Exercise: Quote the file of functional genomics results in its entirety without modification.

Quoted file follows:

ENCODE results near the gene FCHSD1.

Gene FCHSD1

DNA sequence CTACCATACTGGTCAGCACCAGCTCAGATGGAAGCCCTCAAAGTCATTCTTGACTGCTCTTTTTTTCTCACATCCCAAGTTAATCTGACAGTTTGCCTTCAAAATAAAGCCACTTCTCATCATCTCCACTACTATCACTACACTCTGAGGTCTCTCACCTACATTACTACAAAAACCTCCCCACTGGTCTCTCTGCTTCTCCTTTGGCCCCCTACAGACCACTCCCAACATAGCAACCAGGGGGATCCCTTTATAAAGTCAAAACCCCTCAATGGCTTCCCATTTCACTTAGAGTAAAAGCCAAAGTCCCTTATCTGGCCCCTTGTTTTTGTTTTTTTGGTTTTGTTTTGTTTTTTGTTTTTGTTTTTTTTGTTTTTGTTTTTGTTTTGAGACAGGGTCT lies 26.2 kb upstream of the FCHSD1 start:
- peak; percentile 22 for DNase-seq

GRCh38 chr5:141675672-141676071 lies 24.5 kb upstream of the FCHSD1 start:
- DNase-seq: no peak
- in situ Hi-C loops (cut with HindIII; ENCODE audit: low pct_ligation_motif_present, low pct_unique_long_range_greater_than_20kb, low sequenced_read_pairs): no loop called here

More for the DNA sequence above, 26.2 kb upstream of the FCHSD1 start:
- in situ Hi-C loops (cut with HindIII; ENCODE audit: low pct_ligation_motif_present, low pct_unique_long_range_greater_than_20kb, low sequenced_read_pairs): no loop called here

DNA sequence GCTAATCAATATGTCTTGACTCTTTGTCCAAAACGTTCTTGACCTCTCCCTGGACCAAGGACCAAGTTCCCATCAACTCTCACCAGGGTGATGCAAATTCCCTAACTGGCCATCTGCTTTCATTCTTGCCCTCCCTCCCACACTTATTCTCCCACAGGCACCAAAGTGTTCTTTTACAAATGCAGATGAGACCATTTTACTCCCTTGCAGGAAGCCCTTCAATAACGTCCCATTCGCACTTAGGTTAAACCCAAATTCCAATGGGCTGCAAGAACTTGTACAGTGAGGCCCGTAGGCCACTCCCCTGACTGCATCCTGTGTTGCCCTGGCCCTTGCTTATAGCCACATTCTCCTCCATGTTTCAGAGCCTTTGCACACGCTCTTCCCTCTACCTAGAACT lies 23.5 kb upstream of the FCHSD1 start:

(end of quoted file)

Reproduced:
ENCODE results near the gene FCHSD1.

Gene FCHSD1

DNA sequence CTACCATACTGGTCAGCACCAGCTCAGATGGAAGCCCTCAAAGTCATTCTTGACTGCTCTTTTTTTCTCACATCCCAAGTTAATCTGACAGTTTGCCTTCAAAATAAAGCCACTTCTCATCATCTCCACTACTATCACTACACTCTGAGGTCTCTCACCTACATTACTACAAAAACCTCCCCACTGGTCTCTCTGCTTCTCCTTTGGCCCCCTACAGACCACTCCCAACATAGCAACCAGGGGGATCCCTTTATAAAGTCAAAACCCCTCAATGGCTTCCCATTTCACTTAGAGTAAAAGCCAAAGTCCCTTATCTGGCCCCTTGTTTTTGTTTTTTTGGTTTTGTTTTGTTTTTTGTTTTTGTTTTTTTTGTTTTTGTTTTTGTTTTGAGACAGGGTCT lies 26.2 kb upstream of the FCHSD1 start:
- peak; percentile 22 for DNase-seq

GRCh38 chr5:141675672-141676071 lies 24.5 kb upstream of the FCHSD1 start:
- DNase-seq: no peak
- in situ Hi-C loops (cut with HindIII; ENCODE audit: low pct_ligation_motif_present, low pct_unique_long_range_greater_than_20kb, low sequenced_read_pairs): no loop called here

More for the DNA sequence above, 26.2 kb upstream of the FCHSD1 start:
- in situ Hi-C loops (cut with HindIII; ENCODE audit: low pct_ligation_motif_present, low pct_unique_long_range_greater_than_20kb, low sequenced_read_pairs): no loop called here

DNA sequence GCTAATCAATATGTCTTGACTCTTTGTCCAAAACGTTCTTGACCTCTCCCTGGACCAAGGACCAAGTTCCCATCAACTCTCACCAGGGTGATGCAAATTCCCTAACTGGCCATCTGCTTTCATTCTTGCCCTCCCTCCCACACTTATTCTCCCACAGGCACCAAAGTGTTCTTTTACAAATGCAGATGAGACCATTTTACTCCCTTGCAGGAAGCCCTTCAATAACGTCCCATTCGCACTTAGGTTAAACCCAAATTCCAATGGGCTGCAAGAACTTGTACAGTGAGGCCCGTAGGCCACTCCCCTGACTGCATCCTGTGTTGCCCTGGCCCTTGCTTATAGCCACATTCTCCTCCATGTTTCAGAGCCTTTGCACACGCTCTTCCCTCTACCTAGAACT lies 23.5 kb upstream of the FCHSD1 start: